Benicio Del Toro and Misty Upham are featured in 'Jimmy P.,' a less-than-electric movie based on a true story. (Nicole Rivell / Topeka Productions)
If you’re going to build an entire film around the treatment of one patient, you’d best have either a very interesting patient, a compelling problem or a dramatic breakthrough.
“Jimmy P.” has none of these things, and as a result, it’s something of a major bore. Which is somewhat surprising since it features two actors of great potential, Benicio Del Toro and Mathieu Almaric. But so it goes.
Del Toro plays Jimmy Picard, who is Native American — although the term Indian is used here — who served in World War II and fractured his skull along the way. Based on a true story, it’s now 1949 and he’s suffering severe headaches, fighting bouts of blindness and generally freaking out. He goes to a Veterans’ hospital in Topeka that specializes in brain injuries, but no one can figure out what’s wrong with him.
The doctors there decide to call in an anthropologist who has studied both Native American culture and psychoanalysis, one Georges Devereux (Almaric). Devereux decides Jimmy isn’t suffering from any known mental illness and begins having daily one-hour therapy sessions with him.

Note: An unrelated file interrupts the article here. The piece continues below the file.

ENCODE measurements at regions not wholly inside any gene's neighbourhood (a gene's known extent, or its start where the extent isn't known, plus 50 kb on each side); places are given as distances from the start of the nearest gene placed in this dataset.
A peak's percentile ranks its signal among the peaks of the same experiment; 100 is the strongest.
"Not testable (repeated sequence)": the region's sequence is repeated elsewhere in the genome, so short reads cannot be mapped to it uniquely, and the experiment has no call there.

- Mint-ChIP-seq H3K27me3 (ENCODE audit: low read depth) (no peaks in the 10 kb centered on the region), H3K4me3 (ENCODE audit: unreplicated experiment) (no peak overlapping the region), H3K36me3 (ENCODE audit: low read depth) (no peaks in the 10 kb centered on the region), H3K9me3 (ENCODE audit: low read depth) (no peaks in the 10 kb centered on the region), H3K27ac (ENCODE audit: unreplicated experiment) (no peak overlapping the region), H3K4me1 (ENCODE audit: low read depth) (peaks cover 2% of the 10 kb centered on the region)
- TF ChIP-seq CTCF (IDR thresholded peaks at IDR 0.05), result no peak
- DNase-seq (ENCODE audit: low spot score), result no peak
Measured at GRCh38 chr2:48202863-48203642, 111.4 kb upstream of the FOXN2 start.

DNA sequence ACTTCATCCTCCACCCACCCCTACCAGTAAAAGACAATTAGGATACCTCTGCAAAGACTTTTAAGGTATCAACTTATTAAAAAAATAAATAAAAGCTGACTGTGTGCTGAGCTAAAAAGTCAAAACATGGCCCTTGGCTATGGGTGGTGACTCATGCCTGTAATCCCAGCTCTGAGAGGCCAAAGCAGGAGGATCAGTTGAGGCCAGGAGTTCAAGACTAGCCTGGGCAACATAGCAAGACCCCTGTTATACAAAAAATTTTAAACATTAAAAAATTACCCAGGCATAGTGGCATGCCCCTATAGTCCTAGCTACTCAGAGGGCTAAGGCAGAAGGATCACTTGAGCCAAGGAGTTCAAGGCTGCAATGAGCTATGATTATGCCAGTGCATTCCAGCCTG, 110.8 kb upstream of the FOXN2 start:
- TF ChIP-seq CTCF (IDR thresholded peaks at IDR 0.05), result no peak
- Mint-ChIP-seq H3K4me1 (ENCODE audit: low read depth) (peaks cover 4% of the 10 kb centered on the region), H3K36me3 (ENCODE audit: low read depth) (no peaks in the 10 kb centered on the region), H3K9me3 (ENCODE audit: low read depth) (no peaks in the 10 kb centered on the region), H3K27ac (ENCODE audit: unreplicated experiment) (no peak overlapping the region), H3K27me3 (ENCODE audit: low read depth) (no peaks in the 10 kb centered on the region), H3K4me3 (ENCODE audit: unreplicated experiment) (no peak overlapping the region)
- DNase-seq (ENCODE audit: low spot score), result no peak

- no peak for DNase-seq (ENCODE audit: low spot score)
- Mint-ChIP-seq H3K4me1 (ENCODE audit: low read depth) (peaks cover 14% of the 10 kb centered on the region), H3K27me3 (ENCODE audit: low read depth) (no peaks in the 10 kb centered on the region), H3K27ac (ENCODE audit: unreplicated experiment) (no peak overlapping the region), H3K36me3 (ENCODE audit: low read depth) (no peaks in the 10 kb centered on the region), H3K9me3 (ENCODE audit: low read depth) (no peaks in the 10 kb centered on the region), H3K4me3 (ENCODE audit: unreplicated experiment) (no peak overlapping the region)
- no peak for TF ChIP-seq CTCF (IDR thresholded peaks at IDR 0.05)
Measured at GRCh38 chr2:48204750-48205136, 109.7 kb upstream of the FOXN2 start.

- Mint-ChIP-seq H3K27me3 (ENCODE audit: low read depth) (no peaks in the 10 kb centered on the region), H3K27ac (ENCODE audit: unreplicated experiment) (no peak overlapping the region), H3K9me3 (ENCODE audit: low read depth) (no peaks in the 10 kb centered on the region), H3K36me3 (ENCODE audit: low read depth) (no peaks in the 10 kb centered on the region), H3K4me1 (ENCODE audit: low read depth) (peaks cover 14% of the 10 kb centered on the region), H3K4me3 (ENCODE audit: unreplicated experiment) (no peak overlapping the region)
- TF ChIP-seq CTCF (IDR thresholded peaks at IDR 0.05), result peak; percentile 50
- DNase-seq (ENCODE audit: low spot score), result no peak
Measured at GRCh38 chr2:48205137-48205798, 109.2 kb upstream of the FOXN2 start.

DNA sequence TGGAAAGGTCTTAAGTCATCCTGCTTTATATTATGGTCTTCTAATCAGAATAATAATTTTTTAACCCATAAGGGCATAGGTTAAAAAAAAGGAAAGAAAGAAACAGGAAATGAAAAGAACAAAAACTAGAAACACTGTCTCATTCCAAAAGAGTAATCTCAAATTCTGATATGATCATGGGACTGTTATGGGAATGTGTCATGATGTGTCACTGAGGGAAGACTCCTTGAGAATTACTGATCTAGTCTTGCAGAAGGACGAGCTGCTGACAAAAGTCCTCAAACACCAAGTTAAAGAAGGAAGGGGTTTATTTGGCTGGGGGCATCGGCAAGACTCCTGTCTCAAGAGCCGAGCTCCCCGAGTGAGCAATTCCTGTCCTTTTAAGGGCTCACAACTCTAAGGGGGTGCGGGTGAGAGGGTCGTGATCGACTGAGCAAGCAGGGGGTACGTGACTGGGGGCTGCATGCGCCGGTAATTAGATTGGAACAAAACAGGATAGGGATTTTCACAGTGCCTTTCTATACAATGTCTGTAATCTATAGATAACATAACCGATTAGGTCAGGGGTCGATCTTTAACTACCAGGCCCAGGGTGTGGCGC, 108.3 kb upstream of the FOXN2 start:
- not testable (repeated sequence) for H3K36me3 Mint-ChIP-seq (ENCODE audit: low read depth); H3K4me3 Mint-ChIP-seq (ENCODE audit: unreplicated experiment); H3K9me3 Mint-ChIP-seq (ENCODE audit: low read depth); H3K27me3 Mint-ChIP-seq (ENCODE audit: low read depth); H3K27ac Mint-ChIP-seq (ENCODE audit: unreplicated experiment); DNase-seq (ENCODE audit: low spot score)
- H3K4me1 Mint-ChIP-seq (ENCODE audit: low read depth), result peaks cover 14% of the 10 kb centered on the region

And that’s about it. Devereux’s apparent mistress (Gina McKee), a happily married woman, comes to stay with him for a while, which may have actually happened, but it’s nothing more than a dull distraction here.
Then again, maybe director Arnaud Desplechin was in search of some distraction, since the progress of Jimmy’s therapy sessions is less than electric. Del Toro brings a plodding, near-Bronx accent (“My mudder”) to the role, which again, may be accurate, but it’s hardly inviting. And the revelations here — Jimmy has a problem with women — are mostly mundane. Honestly, it’s hard to see why “Jimmy P.” was ever made.
Running time: 117 minutes